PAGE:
It’s the parking…


main_street010210Pop quiz: What’s the first thing you do if you’re a new business moving into Wakefield Square?

If you answered, “Hire Brian McGrail to go before the Zoning Board and get a waiver from the parking requirements,” you would be correct!

Bonus question: Why do you need a waiver from the requirements for parking?

If you answered, “Ain’t none,” you would be right again, but we’d be forced to subtract points for grammar.

A recent Wakefield Daily Item story about measures that the Economic Development Committee is taking to revitalize Wakefield’s downtown area listed some of the businesses that have vacated the business district of late. None mentioned their reason for leaving except one.

Can you guess what that reason was?

Lack of parking is correct! Have you considered trying out for Jeopardy?

santoros1The Economic Development story chronicled some of the continuing efforts to revitalize the downtown. One is the new Sign Bylaw. The aim of the bylaw is to clean up the hodgepodge of signs deemed “ugly” (such as internally lit models) and replace them with quainter signs, such as bracket-mounted types with goose-neck lighting.

When it comes to compliance, new businesses don’t have much choice. But for grandfathered established merchants, there has not been an enthusiastic rush to spend big bucks to have new signage designed by a local committee. Seeing that, the selectmen assigned another committee, consisting of some of the same individuals who wrote the Sign Bylaw, to “tweak” the regs.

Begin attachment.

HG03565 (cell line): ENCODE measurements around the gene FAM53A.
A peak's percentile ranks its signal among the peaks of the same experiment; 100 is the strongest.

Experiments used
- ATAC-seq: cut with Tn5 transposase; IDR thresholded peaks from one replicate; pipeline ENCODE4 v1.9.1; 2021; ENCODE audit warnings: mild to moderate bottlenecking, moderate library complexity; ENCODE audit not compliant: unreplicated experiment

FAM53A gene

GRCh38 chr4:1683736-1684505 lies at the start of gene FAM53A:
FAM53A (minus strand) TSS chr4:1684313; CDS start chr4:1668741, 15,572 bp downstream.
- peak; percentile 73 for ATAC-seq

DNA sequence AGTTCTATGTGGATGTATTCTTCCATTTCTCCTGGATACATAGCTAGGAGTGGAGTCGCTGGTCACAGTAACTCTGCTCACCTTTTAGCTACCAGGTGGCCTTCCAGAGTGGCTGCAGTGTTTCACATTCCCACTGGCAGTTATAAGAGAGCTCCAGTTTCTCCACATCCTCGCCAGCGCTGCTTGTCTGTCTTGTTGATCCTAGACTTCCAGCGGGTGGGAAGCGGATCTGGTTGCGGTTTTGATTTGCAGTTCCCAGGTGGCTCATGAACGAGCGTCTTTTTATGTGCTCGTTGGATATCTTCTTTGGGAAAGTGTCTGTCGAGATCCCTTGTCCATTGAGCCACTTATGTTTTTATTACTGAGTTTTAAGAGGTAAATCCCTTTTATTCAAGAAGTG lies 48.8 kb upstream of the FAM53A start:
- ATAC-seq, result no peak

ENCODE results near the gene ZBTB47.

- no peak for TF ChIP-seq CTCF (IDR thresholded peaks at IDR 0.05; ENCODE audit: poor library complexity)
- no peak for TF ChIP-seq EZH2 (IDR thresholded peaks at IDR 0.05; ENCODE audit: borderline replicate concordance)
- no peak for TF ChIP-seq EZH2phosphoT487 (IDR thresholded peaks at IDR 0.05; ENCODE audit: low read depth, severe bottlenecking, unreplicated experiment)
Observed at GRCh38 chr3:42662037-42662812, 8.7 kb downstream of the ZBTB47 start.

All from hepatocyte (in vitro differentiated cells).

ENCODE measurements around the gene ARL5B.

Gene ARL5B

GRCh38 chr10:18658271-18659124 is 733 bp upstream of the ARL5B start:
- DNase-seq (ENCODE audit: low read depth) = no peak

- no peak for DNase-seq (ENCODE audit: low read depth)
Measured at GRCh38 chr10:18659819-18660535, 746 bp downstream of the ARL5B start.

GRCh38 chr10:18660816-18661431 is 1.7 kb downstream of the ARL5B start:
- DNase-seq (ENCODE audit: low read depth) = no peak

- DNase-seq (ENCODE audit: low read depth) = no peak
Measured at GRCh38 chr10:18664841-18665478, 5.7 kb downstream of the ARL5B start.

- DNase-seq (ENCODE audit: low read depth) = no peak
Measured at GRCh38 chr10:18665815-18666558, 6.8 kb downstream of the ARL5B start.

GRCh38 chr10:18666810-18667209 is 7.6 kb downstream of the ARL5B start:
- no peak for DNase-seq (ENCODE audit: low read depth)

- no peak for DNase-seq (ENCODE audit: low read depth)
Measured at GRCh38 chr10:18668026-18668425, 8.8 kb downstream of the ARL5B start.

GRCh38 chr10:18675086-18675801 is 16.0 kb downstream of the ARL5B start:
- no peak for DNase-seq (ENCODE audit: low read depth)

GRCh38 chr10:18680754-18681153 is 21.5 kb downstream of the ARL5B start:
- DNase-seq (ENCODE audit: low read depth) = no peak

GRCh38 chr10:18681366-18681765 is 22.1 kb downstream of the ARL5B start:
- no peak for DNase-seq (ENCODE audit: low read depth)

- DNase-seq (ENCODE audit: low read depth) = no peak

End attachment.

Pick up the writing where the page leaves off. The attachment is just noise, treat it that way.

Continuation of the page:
Part of the problem is that Wakefield’s downtown area reflects its working class, industrial roots. Some of its square pegs just weren’t built to fit into the round holes of today’s planners.

Wakefield’s character is changing, no there’s no denying that. We’re no-longer the furniture-building, shoe-making, piano manufacturing immigrant community that we once were. But we’re not Lexington either, although at times that seems to be the unspoken goal.

melrose_main-stAnother community often held up as a model of what Wakefield’s downtown could be is Melrose, with its vibrant business district of tasteful signs and elegant facades.

But in addition to curb appeal, what do thriving downtown business districts like Melrose and Lexington have that Wakefield doesn’t?

If you guessed parking, you would again be correct. Melrose has that large municipal parking lot behind the stores on the west side of Main Street, and smaller lots off the east side. Lexington has similar swathes of off-street municipal parking, albeit metered, behind its downtown stores.

A long-time local resident recently remarked that that when he moved his family here in the early 1960’s, it was in the midst of an ongoing discussion of Wakefield’s downtown parking problem. That discussion has continued, at various levels of intensity, for the ensuing 50 years.

A solution to Wakefield’s parking problem has eluded generations. All of the things that Wakefield has done and is doing in the meantime to revitalize the downtown are worthy and admirable.

But merchants need customers, and customers need a place to leave their cars while they shop. And now MarketStreet looms just across the border in Lynnfield.

I’m guessing parking isn’t going be a problem over there.

[The column originally appeared in the August 1, 2013 Wakefield Daily Item.]

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